RUSTY IRON REVISITED
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In the original article, I expressed doubt that GM was interested in getting into the tractor business after World War II. However, that assumption may be incorrect. That reassessment is based upon a remark in Colin Fraser's book, Tractor Pioneer: The Life of Harry Ferguson.
Most antique tractor buffs have heard of the famous 'handshake agreement' between Henry Ford and Harry Ferguson that launched the Ford tractor with Ferguson three-point hitch system in 1939. In late 1946, after almost 300,000 Ford-Ferguson tractors had been produced, Henry Ford II notified Ferguson that after June 1947 the Ford Motor Co. would no longer furnish tractors to the Ferguson Co. It was a severe blow to Ferguson. Even though the Ferguson Model TE-20 tractor was being manufactured in England by the Standard Motor Co., Ferguson desperately needed a U.S. manufacturer.
Fraser writes, '... the Ferguson management contacted almost every company in North America that might possibly be in a position to take on the manufacture. The list of companies reads like a who's who of American business, but ultimately the concerns showing genuine interest were whittled down to a very small handful, among them Willys, Overland, Kaiser-Frazer and General Motors.'
A meeting was arranged between Harry Ferguson and the executives of GM, including company President Charles Wilson, to discuss a possible deal between GM and Ferguson. During the meeting, Fraser writes, Mr. Ferguson was so argumentative and intractable that GM dropped the idea of building the Ferguson tractor.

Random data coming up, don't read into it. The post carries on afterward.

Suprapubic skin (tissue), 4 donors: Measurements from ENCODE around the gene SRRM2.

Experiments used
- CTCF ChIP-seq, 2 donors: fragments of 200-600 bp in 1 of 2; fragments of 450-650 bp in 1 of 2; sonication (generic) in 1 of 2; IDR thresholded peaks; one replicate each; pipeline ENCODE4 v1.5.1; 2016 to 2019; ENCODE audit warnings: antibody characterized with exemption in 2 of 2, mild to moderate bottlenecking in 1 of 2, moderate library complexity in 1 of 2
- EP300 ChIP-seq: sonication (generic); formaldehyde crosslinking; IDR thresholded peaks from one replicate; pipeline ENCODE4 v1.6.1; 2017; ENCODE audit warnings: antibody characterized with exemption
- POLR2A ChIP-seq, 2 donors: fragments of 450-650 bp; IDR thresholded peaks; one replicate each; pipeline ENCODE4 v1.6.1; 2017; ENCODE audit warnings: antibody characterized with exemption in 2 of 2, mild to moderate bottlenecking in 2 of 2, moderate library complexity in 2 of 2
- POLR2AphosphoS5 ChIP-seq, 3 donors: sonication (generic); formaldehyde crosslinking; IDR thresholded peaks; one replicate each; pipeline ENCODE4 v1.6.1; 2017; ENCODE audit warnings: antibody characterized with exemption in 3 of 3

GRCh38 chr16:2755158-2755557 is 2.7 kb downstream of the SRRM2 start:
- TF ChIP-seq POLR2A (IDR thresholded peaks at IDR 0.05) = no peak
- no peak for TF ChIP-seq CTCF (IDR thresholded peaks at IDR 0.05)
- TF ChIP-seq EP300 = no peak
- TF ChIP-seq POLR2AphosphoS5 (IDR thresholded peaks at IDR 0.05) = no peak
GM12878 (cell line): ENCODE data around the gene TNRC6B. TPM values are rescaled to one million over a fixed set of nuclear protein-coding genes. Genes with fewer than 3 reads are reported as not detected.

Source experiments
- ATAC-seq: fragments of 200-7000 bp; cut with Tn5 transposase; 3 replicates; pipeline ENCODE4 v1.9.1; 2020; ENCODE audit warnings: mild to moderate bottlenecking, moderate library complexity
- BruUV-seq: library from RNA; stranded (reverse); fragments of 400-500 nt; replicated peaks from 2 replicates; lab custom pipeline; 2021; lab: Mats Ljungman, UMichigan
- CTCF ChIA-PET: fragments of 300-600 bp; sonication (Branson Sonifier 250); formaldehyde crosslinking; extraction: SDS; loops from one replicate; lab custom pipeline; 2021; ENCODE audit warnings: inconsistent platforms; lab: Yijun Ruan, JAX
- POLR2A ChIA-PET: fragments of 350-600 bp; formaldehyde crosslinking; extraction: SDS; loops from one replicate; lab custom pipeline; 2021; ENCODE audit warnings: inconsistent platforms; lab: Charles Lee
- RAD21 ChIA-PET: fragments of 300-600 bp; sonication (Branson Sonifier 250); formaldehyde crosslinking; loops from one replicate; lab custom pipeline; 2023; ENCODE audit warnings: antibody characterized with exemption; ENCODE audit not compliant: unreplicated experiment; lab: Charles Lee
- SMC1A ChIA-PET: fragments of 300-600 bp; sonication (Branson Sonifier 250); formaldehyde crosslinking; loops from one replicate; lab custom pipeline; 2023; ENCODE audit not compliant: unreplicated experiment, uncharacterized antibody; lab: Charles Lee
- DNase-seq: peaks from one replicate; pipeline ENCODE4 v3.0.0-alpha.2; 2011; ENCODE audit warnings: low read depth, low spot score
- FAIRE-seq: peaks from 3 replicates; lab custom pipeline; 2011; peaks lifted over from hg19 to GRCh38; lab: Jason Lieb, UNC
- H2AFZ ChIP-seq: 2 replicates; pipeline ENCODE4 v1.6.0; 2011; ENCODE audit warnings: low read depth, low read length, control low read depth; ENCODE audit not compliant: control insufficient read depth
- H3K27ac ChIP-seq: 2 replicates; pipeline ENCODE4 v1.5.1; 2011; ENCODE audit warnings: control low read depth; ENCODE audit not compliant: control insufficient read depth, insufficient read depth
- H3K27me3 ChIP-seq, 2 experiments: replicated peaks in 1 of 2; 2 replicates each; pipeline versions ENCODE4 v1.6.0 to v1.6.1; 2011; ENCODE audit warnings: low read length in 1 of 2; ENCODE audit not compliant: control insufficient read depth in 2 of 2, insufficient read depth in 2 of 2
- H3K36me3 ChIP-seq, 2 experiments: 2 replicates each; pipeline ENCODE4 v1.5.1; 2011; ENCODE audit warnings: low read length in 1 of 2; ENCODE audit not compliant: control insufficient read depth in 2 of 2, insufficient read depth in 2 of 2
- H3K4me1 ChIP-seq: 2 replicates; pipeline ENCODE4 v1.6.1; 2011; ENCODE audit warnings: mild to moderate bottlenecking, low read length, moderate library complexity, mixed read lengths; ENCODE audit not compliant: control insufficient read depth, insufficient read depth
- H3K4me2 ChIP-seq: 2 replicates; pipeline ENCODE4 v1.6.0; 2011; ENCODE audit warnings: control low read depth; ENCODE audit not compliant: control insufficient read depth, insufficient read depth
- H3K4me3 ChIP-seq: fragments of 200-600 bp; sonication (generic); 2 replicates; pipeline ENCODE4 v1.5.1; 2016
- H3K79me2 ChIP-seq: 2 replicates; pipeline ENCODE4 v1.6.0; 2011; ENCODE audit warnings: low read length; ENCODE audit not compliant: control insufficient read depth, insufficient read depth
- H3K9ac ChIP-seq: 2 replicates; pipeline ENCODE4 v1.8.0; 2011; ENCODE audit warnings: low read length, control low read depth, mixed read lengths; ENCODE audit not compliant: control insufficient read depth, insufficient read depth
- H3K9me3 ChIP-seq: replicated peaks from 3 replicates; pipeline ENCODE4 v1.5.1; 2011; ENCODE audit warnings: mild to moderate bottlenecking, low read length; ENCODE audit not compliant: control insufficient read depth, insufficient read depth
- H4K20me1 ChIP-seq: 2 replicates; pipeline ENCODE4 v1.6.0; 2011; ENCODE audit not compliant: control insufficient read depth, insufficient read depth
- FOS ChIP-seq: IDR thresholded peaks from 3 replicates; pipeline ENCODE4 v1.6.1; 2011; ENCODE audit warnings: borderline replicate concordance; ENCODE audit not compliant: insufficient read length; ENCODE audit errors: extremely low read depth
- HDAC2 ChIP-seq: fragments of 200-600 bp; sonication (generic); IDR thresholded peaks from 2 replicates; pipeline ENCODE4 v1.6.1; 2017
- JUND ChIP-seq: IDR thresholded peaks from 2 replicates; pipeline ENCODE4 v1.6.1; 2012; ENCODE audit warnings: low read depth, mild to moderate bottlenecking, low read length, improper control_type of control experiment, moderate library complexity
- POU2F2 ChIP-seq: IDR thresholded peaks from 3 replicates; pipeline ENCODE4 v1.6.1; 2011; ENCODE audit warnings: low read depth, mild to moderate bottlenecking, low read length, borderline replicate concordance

The aborted Ferguson contract at least proves that GM was seriously thinking of manufacturing tractors during the mid-1940s and may've given some encouragement to Nutter's tractor-building dreams - although how they would've known about the rural Kentucky farmer and equipment designer is unclear.
It's likely that the Chevrolet dealer in Georgetown - where Nutter undoubtedly purchased parts - tipped off the home office that Nutter had built a tractor using Chevrolet components, and GM sent an engineer to Kentucky to evaluate the machine.
Unfortunately, the whole truth about Dale Hall's unusual 'Chevy' tractor may never be known. Like many mysteries surrounding farm equipment manufacturers of long ago, the more answers one gets, the more questions are raised.
- Sam Moore
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